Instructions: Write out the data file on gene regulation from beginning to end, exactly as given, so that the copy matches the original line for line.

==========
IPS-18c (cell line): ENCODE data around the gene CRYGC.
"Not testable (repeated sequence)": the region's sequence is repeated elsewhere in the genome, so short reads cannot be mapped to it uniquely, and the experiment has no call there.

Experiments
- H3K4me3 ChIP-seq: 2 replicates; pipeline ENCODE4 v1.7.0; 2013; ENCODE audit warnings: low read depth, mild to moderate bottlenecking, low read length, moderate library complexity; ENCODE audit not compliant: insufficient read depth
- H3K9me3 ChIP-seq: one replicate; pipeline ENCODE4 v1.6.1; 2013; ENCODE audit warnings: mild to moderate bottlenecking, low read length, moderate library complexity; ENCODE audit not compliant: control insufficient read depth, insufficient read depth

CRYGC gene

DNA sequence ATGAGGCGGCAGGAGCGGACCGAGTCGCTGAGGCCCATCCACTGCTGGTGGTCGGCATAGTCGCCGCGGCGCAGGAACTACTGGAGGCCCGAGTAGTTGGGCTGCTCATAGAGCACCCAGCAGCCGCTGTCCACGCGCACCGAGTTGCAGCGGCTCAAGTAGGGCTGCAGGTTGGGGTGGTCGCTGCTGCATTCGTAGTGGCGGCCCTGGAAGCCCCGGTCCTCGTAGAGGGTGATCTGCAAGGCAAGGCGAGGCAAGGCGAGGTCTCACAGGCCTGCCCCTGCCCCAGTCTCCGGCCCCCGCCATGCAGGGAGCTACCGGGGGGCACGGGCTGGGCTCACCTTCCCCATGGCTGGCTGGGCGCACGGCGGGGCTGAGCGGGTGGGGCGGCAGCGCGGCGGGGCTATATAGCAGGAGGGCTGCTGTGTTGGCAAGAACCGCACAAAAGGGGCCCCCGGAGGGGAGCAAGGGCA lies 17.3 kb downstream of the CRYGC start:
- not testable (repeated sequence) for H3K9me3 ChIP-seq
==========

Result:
IPS-18c (cell line): ENCODE data around the gene CRYGC.
"Not testable (repeated sequence)": the region's sequence is repeated elsewhere in the genome, so short reads cannot be mapped to it uniquely, and the experiment has no call there.

Experiments
- H3K4me3 ChIP-seq: 2 replicates; pipeline ENCODE4 v1.7.0; 2013; ENCODE audit warnings: low read depth, mild to moderate bottlenecking, low read length, moderate library complexity; ENCODE audit not compliant: insufficient read depth
- H3K9me3 ChIP-seq: one replicate; pipeline ENCODE4 v1.6.1; 2013; ENCODE audit warnings: mild to moderate bottlenecking, low read length, moderate library complexity; ENCODE audit not compliant: control insufficient read depth, insufficient read depth

CRYGC gene

DNA sequence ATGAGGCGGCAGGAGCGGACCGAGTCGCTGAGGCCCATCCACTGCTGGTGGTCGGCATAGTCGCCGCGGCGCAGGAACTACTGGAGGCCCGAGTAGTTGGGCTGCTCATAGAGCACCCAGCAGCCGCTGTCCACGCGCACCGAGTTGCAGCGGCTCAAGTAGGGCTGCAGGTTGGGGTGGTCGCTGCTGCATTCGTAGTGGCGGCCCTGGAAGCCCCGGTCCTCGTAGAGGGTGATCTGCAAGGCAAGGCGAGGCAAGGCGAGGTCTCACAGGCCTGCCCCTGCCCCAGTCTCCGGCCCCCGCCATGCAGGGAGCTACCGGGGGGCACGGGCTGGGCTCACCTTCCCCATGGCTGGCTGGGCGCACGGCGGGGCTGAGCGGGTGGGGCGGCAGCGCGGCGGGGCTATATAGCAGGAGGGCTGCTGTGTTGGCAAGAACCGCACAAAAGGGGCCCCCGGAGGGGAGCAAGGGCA lies 17.3 kb downstream of the CRYGC start:
- not testable (repeated sequence) for H3K9me3 ChIP-seq